Among the religious orders, the Franciscans and Dominicans accompanied the first expeditions of the Portuguese to the East from 1498. The Franciscans first established themselves after the conquest of Goa. Friar Antonio de Louro founded the Monastery of San Francis of Assisi, which became the head of Franciscan institutions throughout the East. In the middle of the 15th century, the Franciscans established the Province of the Mother of God along with their Provincial House at Daughim in Goa.

The Jesuits arrived in Goa in 1542 under the leadership of St. Francis Xavier, the great apostle of the East and patron of missions. Within ten years, he had spread his activities far and wide into places where the Catholic Church had never been known; Died on the fishing coast of South India, Ceylon, Mylapore, Bassein, Moluccas, Malacca, Japan, and Sanchien (Changsewan) Island off the coast of China.

Missionaries who landed in Asia brought many images and statues of the Virgin Mary. They promoted devotion to the Mother as they were all ardent devotees of different Marian cults: the Franciscans and the Jesuits of the Immaculate Conception, the Dominicans of the Virgin of the Rosary. Thus, the image of Mary had a significant impact on Asia in the 16th century and played an important role in the Church’s mission to evangelize and civilize the people in the following centuries.

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Not only religious orders were ardent followers of Mary, but Portuguese sailors also brought images of Our Lady with them during their voyages. Devotion to Our Lady of Navigators, also known as Our Lady of Seafarers, Our Lady of NavigatorsIn the 15th century Europeans, especially Portuguese navigators, prayed for a safe return to their homes.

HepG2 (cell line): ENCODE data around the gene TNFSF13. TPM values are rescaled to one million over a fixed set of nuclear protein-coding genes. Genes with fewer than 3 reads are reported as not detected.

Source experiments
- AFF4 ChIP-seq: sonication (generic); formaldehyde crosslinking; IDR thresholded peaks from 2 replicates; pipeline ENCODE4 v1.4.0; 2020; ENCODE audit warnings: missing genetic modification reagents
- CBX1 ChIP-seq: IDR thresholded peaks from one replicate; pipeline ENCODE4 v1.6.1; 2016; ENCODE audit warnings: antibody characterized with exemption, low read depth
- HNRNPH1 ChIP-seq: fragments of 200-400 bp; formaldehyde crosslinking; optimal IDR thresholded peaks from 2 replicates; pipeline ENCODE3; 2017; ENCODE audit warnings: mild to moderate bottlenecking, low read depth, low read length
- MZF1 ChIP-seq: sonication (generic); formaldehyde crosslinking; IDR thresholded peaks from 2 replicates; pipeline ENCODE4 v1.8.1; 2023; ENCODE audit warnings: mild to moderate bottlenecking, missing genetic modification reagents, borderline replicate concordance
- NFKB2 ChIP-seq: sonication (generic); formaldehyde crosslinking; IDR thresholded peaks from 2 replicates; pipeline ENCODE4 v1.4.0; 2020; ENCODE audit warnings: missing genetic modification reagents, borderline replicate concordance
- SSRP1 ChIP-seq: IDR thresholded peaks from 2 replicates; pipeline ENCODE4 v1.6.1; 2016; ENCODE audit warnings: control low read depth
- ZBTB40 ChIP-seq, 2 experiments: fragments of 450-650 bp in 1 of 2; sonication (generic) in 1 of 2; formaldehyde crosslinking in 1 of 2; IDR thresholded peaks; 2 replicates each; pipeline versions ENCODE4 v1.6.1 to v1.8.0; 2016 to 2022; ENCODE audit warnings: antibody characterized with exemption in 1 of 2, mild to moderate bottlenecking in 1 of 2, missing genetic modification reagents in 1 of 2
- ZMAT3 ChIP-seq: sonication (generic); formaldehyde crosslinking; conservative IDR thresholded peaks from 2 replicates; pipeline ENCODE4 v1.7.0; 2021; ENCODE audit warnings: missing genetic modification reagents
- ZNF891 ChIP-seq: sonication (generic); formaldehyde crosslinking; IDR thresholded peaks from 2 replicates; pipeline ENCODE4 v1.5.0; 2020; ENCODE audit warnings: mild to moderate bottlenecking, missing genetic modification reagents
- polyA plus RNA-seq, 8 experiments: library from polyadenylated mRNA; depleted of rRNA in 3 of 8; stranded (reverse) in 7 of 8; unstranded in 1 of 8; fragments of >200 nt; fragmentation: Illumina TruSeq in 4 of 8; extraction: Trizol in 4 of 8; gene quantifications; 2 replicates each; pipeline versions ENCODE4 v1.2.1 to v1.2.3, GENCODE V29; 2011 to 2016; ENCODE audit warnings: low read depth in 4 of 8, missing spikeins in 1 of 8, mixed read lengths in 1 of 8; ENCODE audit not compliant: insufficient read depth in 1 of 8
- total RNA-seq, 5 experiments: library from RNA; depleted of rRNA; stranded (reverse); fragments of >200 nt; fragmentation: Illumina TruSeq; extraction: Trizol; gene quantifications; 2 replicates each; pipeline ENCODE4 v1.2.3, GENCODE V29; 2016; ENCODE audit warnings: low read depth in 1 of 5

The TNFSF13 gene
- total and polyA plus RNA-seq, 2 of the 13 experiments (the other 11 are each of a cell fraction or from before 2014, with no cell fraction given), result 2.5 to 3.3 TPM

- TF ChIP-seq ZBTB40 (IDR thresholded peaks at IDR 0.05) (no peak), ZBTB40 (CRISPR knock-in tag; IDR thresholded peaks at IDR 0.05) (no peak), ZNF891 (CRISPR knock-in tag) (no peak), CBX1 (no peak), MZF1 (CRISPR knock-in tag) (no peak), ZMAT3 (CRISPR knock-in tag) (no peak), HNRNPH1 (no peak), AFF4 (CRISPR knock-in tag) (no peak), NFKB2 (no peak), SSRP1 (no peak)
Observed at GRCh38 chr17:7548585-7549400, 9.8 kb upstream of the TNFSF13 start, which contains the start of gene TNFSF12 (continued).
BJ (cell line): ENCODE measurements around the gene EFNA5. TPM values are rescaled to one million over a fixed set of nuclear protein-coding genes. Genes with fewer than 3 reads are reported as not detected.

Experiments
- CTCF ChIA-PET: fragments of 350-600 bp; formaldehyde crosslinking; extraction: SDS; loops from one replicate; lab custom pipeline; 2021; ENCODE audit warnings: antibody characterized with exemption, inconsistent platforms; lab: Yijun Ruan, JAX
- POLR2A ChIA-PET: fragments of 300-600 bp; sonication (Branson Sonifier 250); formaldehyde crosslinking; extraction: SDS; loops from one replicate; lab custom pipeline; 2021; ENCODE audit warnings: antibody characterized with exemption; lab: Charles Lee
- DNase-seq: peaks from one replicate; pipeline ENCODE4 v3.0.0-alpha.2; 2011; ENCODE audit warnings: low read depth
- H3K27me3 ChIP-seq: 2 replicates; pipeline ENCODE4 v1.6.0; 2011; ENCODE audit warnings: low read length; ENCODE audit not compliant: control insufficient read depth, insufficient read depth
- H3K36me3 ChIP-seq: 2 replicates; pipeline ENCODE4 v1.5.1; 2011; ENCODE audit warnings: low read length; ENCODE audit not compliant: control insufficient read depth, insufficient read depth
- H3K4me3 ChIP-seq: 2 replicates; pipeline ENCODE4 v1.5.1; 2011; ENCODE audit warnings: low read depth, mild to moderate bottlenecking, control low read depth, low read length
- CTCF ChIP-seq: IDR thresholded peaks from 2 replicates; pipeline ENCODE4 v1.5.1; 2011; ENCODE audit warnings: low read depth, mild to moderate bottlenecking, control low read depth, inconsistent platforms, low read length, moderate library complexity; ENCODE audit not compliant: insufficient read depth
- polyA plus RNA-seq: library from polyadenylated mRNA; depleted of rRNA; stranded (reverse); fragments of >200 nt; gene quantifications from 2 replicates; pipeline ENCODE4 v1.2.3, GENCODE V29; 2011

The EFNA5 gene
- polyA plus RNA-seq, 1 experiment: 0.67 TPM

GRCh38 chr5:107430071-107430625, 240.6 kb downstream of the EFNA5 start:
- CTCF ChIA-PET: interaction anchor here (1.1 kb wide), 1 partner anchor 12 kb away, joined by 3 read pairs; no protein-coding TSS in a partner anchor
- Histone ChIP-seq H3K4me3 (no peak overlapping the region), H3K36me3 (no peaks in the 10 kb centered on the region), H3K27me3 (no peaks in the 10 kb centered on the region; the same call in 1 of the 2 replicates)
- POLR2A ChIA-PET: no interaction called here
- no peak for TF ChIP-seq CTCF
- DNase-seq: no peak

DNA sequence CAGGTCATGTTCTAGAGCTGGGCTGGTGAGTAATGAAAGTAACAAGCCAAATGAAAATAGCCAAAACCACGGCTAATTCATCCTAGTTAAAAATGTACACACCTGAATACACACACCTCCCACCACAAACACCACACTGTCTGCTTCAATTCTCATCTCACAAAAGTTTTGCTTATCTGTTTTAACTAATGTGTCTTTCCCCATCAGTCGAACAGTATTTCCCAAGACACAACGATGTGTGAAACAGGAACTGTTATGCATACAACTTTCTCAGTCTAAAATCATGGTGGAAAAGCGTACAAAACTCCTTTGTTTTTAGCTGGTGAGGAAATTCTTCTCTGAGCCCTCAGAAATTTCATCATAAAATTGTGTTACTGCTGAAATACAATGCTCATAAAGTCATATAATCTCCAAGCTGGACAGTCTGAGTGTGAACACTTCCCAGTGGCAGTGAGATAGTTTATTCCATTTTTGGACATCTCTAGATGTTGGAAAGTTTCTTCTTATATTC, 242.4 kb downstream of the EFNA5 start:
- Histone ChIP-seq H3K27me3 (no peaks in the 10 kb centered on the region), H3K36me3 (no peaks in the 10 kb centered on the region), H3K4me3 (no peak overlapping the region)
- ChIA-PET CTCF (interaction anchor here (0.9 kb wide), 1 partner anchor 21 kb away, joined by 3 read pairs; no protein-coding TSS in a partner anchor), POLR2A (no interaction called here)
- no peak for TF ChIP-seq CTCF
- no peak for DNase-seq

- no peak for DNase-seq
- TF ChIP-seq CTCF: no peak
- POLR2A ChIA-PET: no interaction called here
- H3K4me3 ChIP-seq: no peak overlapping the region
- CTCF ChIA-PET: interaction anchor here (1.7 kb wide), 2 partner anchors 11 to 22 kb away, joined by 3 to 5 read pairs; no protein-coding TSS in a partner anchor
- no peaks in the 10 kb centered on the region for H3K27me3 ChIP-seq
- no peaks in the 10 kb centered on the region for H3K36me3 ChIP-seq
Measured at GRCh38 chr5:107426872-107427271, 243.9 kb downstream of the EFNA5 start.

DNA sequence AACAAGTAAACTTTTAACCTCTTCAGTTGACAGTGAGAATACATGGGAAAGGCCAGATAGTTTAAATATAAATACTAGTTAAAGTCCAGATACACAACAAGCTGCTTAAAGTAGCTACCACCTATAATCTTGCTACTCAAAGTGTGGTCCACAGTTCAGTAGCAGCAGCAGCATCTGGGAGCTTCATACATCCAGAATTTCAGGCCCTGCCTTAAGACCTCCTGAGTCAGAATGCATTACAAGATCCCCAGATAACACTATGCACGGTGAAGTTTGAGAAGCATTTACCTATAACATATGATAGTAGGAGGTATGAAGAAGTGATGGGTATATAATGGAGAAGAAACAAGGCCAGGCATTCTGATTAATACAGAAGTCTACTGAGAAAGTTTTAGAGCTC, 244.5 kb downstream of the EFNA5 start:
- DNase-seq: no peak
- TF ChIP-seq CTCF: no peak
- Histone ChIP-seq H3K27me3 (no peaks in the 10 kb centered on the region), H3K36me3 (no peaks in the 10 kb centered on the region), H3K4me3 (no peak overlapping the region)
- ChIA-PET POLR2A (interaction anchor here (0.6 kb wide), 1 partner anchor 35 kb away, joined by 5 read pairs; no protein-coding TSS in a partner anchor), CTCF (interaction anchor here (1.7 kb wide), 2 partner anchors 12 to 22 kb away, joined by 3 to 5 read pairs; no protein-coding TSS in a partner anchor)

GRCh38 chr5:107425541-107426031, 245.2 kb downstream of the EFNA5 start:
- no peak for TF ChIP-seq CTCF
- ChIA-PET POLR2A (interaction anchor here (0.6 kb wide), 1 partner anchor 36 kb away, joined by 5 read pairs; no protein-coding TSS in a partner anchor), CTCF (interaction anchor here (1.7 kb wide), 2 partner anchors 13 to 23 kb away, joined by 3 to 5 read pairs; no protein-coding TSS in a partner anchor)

They looked to the Virgin Mary as their protector during storms and other dangers. This title given to the Virgin Mary was a widespread devotion in South America, especially in the Portuguese colonies. Many churches in Brazil are dedicated to Our Lady of the Navigators.

The most important shrine dedicated to Mary in South India is the Arogya Mata temple at Velangkanni. According to legend, a Portuguese ship caught in a storm at sea was saved by seeking Mary’s help. Arogya Annai Church was built at Velankanni to fulfill the vow made by the sailors.

Besides, Our Lady of the Conception became the patroness of the Kingdom of Portugal in 1640. He was the de facto sovereign of the country. His liturgy, under the above designation, was encouraged by the Council of Trent. Thus devotion to the Immaculate Conception grew throughout the 18th century, leading to the creation of numerous wooden and ivory figures.

A characteristic feature of popular devotion to the Virgin Mary in Asia is that it transcends religious affiliations and cultures.